All Clear For WiMax Venture

Clearwire completes Sprint Nextel deal, gets cable investment

Wireless Internet provider Clearwire has closed a deal with Sprint Nextel to combine their fourth-generation wireless assets and pocketed a corresponding $3.2 billion cash investment from major cable and technology companies that should pave the way for Clearwire’s national rollout of WiMax technology over the next two years.

Under the Sprint Nextel transaction, which was first announced in May, and closed on Friday afternoon, Clearwire gets all of Sprint Nextel’s 2.5 gigahertz (GHz) spectrum and its WiMAX-related assets, including its XOHM business. The Kirkland, Wa.-based company has also received a $3.2 billion cash investment from cable operators Comcast, Time Warner Cable, and Bright House Networks; computer chip giant Intel; and Internet search leader Google.

Comcast invested $1.05 billion, Intel Capital invested $1.0 billion in addition to its previous investments made in Clearwire, Time Warner Cable invested $550 million, Google invested $500 million, and Bright House Networks invested $100 million. Clearwire is also to receive an additional $10 million investment from venture capital firm Trilogy Equity Partners in the coming months.

The cable companies will be wholesale customers of Clearwire and will resell its WiMax services to consumers under their own brand. Intel is making WiMax chips for laptops and other mobile devices, while Google is working with Clearwire to bring WiMax services to mobile devices using Google’s Android software platform. Clearwire is targeting a network deployment that will cover between 120 million and 140 million people in the U.S. by the end of 2010. The company currently provides mobile WiMax service in Baltimore, Md. and “pre-WiMax” services in 50 markets across the U.S. and Europe, counting a little over 500,000 customers.

"We look forward to providing our customers with exciting high speed mobile products,” said Comcast chairman and CEO Brian Roberts in a statement. “Our customers want access to the most innovative products both in and outside the home. With our new partners, we will deliver integrated mobile high speed Internet products for years to come."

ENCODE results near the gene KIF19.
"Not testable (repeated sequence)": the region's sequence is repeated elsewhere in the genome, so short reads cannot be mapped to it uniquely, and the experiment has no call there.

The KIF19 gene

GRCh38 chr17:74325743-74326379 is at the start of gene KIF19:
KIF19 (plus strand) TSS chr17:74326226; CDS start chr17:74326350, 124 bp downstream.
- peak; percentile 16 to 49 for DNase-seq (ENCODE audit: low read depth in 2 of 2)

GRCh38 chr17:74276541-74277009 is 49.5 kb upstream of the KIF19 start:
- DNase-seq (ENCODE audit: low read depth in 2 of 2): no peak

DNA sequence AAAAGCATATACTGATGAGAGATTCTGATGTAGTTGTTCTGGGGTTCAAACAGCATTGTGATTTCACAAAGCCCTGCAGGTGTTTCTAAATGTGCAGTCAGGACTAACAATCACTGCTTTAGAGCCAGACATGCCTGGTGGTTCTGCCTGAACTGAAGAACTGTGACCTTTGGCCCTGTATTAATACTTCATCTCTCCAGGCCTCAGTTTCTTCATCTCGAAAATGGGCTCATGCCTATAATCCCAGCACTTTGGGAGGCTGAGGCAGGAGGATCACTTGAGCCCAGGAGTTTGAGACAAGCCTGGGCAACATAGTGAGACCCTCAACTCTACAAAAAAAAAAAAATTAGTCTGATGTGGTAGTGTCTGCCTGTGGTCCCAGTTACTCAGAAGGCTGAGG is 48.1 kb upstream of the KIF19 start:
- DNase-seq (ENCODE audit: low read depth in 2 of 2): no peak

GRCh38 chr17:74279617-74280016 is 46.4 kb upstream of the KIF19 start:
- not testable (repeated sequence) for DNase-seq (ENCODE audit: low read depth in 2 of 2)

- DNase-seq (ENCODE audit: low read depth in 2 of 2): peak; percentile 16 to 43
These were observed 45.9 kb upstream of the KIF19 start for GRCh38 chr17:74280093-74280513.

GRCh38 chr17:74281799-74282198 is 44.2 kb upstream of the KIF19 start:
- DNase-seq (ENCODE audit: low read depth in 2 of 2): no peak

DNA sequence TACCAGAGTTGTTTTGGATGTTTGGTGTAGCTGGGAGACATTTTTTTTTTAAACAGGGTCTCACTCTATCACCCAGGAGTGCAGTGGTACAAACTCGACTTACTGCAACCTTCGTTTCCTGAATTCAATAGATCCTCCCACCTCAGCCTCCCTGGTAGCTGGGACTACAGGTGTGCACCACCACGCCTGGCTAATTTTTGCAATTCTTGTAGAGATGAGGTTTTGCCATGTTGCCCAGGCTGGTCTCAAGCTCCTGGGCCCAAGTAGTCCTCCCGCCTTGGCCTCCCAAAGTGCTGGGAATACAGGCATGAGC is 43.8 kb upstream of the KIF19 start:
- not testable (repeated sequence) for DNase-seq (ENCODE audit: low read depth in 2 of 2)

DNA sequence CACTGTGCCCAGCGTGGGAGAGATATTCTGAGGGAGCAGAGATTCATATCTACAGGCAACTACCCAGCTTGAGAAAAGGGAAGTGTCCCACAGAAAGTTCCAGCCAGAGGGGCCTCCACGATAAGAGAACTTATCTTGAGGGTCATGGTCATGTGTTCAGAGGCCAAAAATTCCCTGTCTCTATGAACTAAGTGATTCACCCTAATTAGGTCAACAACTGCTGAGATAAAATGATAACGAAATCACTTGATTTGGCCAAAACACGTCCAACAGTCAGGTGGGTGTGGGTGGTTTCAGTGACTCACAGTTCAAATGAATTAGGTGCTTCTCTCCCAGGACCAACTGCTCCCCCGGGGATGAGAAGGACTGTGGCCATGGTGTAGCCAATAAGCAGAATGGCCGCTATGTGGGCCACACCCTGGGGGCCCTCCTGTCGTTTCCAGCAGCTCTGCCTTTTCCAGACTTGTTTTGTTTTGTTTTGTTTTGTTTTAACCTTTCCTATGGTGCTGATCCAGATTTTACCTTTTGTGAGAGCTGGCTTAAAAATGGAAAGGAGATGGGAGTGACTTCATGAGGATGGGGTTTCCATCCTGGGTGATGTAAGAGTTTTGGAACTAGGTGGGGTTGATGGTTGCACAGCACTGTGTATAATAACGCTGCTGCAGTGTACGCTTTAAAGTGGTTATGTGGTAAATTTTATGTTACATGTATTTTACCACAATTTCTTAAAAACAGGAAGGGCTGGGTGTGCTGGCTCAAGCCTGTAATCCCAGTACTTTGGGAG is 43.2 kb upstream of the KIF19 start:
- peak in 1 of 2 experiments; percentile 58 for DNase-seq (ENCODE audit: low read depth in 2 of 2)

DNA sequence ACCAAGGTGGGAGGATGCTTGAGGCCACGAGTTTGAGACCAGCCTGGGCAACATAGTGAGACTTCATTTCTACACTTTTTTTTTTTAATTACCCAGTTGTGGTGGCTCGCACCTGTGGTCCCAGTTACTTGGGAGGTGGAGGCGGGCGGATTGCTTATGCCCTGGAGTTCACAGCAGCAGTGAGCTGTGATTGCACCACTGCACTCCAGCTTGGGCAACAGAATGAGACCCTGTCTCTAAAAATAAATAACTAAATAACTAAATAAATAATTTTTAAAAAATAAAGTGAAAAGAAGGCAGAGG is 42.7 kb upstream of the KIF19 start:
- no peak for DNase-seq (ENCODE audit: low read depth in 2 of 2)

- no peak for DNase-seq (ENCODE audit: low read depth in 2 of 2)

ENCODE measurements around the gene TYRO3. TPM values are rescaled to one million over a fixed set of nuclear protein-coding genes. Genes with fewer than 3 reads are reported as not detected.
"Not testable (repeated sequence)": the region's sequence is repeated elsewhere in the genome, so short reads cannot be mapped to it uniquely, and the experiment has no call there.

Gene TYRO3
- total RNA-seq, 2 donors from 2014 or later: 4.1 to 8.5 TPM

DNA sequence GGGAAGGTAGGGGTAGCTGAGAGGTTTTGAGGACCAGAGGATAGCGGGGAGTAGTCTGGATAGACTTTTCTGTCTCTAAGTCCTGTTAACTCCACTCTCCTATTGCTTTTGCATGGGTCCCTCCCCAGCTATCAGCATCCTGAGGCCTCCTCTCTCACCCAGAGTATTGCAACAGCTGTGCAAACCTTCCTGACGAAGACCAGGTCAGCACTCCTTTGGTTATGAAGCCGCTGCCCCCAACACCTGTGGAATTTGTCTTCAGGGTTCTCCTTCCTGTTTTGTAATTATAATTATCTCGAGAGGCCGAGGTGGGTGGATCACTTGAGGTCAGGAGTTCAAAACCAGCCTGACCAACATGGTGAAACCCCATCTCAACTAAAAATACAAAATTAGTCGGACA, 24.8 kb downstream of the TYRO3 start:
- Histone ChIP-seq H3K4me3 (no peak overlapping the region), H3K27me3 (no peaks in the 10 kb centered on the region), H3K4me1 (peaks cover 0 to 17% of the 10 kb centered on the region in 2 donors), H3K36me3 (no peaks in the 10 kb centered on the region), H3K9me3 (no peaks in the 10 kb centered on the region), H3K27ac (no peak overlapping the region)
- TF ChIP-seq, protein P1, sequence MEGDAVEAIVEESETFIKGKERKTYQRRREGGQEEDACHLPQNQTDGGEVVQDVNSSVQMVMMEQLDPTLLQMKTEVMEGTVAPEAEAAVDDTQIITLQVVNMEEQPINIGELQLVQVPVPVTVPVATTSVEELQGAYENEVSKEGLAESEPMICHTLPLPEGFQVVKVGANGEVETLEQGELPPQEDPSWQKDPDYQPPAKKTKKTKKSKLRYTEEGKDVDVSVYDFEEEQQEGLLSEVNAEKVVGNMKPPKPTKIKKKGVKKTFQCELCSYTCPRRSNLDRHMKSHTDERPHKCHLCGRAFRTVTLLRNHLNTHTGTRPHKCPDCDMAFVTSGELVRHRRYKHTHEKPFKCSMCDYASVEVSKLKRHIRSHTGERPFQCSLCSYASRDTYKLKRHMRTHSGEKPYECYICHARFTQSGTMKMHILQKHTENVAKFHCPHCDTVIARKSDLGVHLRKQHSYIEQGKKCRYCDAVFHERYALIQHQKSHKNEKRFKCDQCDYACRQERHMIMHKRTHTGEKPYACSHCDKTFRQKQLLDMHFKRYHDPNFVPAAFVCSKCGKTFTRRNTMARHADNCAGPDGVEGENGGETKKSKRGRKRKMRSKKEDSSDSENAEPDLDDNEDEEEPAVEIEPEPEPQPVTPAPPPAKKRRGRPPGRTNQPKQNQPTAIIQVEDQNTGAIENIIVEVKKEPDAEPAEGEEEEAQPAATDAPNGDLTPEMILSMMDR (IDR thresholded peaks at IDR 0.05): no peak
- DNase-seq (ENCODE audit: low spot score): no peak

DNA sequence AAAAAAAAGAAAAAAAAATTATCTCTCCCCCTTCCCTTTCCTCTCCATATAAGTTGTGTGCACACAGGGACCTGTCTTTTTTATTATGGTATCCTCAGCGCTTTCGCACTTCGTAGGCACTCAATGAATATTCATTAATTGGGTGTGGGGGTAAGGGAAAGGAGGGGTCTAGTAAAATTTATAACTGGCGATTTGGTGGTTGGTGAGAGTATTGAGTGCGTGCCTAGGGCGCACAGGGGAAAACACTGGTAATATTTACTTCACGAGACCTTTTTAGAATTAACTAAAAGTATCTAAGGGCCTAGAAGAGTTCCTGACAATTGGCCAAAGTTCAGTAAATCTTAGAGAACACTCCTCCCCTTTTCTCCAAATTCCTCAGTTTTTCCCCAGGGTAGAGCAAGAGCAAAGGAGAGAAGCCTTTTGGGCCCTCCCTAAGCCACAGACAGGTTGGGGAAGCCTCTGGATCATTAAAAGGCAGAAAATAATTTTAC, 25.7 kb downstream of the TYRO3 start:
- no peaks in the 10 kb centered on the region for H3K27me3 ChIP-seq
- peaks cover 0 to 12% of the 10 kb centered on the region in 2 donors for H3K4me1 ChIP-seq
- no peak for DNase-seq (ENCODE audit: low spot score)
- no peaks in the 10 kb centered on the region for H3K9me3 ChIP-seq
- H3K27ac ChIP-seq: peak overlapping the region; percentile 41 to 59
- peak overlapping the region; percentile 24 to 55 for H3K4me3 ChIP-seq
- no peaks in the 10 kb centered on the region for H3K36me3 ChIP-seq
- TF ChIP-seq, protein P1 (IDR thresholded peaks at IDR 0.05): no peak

In a conference call with reporters and analysts on Monday morning, Clearwire CEO Benjamin Wolff touted his company’s strengths, including its extensive spectrum holdings and IP-based network. With the Sprint Nextel spectrum, Clearwire has more than 100 megahertz (MHz) of spectrum in most major markets.

“We have an opportunity to reinvent wireless,” said Wolff, who added that Clearwire has a “pretty healthy lead in providing next-generation wireless services” compared to larger companies that are entering the space. That includes telcos AT&T and Verizon Wireless, which acquired significant chunks of 700 MHz spectrum in the FCC’s auction last spring and plan to roll out wireless broadband services using a different technology called Long Term Evolution (LTE).

Wolff also announced that Clearwire will retain its company name and will market its 4G services under the “Clear” brand. It will also launch a national marketing campaign with the tagline of “Let’s be clear.”

Bringing WiMax-capable devices to market is more important to Clearwire's success than a marketing campaign, of course. Wolff notes laptop computers with integrated WiMax chips are already being used by existing WiMax customers in Baltimore, as are USB modems, PC cards and residential gateway products that support WiMax. He expects that more WiMax-capable devices will roll out next year, including more mobile Internet devices like Nokia’s 810 tablet PC.

Wolff emphasized that Clearwire will operate as an independent company despite its rather powerful investors. He notes that Clearwire’s board will have only two directors affiliated with Sprint Nextel and one with Intel. The board will initially have eight members, with Clearwire founder Craig McCaw serving as non-executive chairman.

Along with McCaw, other directors are Dan Hesse, Sprint's chief executive officer; Keith Cowan, Sprint's president, strategy and corporate development; John Stanton, chairman and chief executive officer of Trilogy Equity Partners and former chairman and chief executive officer of VoiceStream and Western Wireless; Sean Maloney, executive vice president, chief sales and marketing officer of Intel; Frank Ianna, former president of network services for AT&T; Jose A. Collazo, former head of BT Global Services and former chairman, president and chief executive officer of Infonet Services Corporation; and Dennis Hersch, former global chairman of mergers and acquisitions for JP Morgan. An additional five seats on the board are expected to be filled in the coming weeks.

On the conference call, Wolff also downplayed the ramifications of a potential “format war” between WiMax and LTE such a previous format battles between VHS and Betamax video cassettes and Blu-ray and HD-DVD optical disc formats. He said that Clearwire assumes that “LTE will gain traction,” but isn’t worried because the two technologies have a “lot in common” and Clearwire’s vendors say they could supply transmission equipment capable of supporting both technologies.

“This isn’t the technology war that some have made it out to be,” said Wolff. “This isn’t a situation where one technology will win and one will lose.”